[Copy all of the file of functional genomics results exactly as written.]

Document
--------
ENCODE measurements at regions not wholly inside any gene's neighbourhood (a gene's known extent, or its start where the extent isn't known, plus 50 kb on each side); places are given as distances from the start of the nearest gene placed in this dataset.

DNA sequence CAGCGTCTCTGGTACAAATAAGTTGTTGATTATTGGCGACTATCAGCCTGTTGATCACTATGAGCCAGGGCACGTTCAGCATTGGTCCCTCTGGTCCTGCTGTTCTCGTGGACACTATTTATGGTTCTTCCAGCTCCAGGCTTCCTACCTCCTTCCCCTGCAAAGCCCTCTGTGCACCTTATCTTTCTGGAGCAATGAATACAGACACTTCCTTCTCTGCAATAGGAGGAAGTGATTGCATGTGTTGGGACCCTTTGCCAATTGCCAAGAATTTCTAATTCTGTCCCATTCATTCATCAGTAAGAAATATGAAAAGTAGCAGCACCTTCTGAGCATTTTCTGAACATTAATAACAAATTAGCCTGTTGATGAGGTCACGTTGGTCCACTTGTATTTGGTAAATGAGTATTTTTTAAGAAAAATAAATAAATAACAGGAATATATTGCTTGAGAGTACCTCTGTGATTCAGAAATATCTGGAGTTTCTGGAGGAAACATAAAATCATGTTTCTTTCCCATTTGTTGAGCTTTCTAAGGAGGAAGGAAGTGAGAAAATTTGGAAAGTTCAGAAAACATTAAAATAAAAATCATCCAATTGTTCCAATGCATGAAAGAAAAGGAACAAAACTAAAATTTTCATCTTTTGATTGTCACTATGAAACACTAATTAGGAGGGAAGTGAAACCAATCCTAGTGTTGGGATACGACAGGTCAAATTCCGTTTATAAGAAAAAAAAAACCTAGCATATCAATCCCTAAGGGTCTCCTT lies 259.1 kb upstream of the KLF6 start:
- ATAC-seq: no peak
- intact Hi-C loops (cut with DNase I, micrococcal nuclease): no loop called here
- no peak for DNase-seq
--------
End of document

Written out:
ENCODE measurements at regions not wholly inside any gene's neighbourhood (a gene's known extent, or its start where the extent isn't known, plus 50 kb on each side); places are given as distances from the start of the nearest gene placed in this dataset.

DNA sequence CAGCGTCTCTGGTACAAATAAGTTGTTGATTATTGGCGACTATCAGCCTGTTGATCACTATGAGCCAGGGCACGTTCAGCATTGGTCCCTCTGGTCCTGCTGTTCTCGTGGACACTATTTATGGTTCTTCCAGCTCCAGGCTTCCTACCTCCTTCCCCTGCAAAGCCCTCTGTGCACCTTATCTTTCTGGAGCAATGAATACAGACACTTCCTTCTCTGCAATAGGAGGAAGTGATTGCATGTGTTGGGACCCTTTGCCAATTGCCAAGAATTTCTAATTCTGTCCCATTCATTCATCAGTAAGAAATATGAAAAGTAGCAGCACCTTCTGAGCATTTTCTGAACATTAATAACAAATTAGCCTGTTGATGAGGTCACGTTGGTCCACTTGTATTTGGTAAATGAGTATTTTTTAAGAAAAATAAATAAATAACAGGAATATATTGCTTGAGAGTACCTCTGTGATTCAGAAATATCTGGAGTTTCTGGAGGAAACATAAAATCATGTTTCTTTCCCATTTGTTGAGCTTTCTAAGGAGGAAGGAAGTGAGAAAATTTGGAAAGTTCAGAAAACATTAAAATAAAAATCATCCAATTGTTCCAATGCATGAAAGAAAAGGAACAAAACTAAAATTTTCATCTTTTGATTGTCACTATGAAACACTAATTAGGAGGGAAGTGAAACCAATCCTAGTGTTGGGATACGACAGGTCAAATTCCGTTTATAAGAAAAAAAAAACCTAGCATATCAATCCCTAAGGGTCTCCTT lies 259.1 kb upstream of the KLF6 start:
- ATAC-seq: no peak
- intact Hi-C loops (cut with DNase I, micrococcal nuclease): no loop called here
- no peak for DNase-seq